A real-life version of the video game Frogger is taking place on the roads surrounding the Upper Roxborough Reservoir in Philadelphia as thousands of toads make the annual migration to the water, to mate.
And the most dangerous predator they face along the way is on four wheels.
Cars driven down Port Royal Avenue and Hagys Mill Road in Roxborough threaten to kill the migrating toads every spring. That is why a team of volunteers with The Schuylkill Center for Environmental Education comes to the rescue each year with The Toad Detour.
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The Toad Detour sets up barricades around the reservoir to keep cars from running over the creatures. That means that the volunteers must stand by the barricades and explain to any drivers what the detour is all about.
"We don’t want to prevent anyone from going to church," explained Claire Morgan, who coordinates the volunteers. The hope is that drivers are okay with the slight inconvenience for the sake of nature. If that's not enough incentive, maybe it helps to remember that toads do their part at reducing the fly and mosquitoes populations.
Morgan held a volunteer orientation on Saturday at The Schuylkill Center, which included a family-friendly presentation about the toads’ migration habits during the spring and early summer months.
The Schuylkill Center has a permit to put up the barricades from March 1st until June 30th, however, they wait to start The Toad Detour until they actually witness toads starting to make their way to the water.
Morgan said, "they move at their own pace," so while they are in the middle of crossing the street they now don't have to deal with being run over while the barricades are up.
The barricades are usually in place only between 7 p.m. and 9 p.m. This time allows for thousands of toads to safely migrate each year. After 9 p.m., there is less danger because fewer cars are on the road.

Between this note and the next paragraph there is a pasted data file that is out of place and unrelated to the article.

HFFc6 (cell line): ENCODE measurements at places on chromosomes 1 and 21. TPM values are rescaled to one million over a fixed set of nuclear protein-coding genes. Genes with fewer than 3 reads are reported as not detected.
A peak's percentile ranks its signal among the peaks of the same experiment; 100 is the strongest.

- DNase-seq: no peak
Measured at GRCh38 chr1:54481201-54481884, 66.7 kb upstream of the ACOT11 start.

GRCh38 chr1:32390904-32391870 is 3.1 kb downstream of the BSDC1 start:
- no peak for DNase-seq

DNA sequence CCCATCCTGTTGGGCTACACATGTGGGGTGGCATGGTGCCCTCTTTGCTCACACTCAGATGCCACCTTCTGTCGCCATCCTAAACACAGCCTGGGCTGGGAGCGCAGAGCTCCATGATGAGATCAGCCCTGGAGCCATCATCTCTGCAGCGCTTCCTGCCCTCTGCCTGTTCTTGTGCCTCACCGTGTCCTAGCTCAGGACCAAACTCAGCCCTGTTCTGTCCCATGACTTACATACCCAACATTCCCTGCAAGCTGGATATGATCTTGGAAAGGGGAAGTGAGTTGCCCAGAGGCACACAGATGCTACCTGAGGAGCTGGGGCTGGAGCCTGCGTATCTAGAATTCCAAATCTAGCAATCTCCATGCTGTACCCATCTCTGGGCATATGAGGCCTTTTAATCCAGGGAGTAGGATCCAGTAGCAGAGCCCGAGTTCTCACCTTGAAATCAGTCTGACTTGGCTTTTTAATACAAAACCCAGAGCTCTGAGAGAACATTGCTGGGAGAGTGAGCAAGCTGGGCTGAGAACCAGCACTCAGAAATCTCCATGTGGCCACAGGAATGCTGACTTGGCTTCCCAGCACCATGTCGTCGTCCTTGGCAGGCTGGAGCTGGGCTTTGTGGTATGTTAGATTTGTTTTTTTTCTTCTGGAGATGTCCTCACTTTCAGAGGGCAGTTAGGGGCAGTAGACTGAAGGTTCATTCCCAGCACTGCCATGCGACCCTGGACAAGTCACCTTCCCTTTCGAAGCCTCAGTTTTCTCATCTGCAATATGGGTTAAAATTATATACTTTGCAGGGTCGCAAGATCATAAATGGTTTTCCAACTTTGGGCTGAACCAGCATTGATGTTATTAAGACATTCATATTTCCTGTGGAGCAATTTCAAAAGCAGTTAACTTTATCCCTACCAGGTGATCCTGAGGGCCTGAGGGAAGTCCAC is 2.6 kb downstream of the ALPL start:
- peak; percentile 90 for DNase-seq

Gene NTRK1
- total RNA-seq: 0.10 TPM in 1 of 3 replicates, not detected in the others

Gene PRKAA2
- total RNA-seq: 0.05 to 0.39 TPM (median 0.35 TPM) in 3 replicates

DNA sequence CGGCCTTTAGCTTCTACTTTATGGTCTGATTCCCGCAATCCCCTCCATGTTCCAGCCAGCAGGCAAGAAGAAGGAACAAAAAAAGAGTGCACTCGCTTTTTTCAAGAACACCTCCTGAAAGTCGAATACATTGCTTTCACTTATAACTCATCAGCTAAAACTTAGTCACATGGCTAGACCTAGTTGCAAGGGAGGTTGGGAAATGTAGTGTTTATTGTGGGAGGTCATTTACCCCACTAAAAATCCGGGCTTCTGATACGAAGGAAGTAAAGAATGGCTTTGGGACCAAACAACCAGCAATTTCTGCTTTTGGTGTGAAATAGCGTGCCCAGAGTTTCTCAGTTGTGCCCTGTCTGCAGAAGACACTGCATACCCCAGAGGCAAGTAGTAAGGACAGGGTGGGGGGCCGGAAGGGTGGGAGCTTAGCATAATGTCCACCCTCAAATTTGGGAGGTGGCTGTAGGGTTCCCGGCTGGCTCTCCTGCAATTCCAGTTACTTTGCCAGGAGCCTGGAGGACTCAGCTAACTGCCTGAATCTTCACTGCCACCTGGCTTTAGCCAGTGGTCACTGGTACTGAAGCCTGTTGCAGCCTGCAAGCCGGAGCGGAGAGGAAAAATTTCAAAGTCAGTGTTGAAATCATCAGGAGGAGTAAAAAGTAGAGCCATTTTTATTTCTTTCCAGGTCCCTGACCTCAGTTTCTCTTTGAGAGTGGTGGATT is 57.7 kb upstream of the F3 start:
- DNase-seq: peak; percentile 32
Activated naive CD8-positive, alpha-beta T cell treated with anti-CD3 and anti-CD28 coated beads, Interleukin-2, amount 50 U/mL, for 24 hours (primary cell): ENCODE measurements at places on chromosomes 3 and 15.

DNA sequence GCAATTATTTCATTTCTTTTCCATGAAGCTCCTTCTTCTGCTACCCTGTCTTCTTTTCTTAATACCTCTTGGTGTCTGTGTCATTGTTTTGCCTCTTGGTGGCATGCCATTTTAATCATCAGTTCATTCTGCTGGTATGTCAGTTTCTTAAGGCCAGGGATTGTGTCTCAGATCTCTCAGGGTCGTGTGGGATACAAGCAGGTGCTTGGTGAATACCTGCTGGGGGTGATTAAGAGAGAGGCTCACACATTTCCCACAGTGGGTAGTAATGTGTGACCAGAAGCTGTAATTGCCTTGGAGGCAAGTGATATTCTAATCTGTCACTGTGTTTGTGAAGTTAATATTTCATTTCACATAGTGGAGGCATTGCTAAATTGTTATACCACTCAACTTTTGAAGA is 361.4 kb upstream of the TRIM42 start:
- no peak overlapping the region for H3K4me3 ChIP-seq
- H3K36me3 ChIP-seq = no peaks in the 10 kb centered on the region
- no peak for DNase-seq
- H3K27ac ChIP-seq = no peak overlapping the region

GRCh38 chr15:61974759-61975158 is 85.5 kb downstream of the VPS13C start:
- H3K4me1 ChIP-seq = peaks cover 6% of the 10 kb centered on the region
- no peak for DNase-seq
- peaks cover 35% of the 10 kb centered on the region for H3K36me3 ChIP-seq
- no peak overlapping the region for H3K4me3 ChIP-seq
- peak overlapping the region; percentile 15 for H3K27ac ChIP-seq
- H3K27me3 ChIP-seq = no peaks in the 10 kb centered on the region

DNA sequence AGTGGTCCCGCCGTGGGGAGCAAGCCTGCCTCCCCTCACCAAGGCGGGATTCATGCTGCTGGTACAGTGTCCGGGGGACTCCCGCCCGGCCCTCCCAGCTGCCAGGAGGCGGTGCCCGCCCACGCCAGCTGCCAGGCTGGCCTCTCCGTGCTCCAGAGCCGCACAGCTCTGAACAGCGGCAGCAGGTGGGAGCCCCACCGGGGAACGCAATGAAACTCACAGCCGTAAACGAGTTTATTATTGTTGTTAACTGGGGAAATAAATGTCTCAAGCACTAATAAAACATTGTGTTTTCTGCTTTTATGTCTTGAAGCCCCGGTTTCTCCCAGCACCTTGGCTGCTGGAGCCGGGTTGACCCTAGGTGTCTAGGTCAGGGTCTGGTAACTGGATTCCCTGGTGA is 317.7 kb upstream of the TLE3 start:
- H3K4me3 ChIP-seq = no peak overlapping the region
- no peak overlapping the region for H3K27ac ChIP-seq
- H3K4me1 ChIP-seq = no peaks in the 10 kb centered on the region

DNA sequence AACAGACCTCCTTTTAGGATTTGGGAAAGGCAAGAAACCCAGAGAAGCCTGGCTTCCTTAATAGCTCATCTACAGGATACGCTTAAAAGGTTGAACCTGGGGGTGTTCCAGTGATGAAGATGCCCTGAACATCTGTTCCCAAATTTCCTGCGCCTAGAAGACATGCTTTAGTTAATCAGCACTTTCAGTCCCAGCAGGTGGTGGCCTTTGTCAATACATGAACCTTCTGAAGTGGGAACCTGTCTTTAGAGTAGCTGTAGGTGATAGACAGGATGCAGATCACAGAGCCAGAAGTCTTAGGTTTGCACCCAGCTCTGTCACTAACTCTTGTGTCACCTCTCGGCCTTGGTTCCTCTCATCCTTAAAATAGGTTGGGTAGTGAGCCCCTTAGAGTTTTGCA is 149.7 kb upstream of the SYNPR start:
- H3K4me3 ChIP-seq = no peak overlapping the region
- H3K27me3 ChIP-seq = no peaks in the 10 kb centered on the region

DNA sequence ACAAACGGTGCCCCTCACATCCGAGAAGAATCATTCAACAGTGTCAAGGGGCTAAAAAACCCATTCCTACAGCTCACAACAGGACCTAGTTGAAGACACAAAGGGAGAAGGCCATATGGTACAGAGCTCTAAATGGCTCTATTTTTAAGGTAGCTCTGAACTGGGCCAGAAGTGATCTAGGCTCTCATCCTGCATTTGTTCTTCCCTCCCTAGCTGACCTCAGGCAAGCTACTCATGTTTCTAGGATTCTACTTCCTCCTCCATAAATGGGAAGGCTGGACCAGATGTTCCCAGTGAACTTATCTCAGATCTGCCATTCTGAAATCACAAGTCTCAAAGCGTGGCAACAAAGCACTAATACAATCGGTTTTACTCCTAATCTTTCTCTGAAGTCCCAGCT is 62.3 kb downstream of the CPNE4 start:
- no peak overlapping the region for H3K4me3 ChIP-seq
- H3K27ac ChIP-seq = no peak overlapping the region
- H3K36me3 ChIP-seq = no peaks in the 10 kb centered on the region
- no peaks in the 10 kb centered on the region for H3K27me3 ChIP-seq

American toads, the most common in this area, migrate to a body of water to mate and breed. They have been making the trek to the Upper Roxborough Reservoir for years.
Morgan played the very high pitch mating call of the male toads for the volunteers to hear during her presentation. It sounded a lot different than the deep croaking and ribbit sounds people normally associate with toads and frogs.
After the adult toads have mated, they eventually go back across the street to their original habitats. Several weeks later, toadlets as big as a dime make their journey back across the street, joining their parents.
Part of the excitement each year is the challenge of counting the toads. Volunteers get a bucket and a tally sheet that they use to tally the number of toadlets they find, both alive and dead.
Toads can lay anywhere between 4,000 and 20,000 eggs.
"That’s a lot of tadpoles," said Morgan.
She explained to the prospective volunteers and Toad Detour veterans that some of the best counters are children and sometimes they are as young as four years old. They have an advantage because they're closer to the ground.
The toads will make their first commute at night when the temperature is above 50 degrees, and the ground is a little moist. When they do emerge, The Toad Detour volunteers will be ready. Volunteers sign up for shifts ahead of time. However, The Toad Detour’s facebook page alerts volunteers to any toad activity spotted around the Schuylkill Center’s grounds.
All ages are encouraged to volunteer to protect the toads and even a few Girl Scout Troops have already signed up to help the cause. People and organizations interested in volunteering can find out more at The Schuylkill Center website and the Toad Detour facebook page.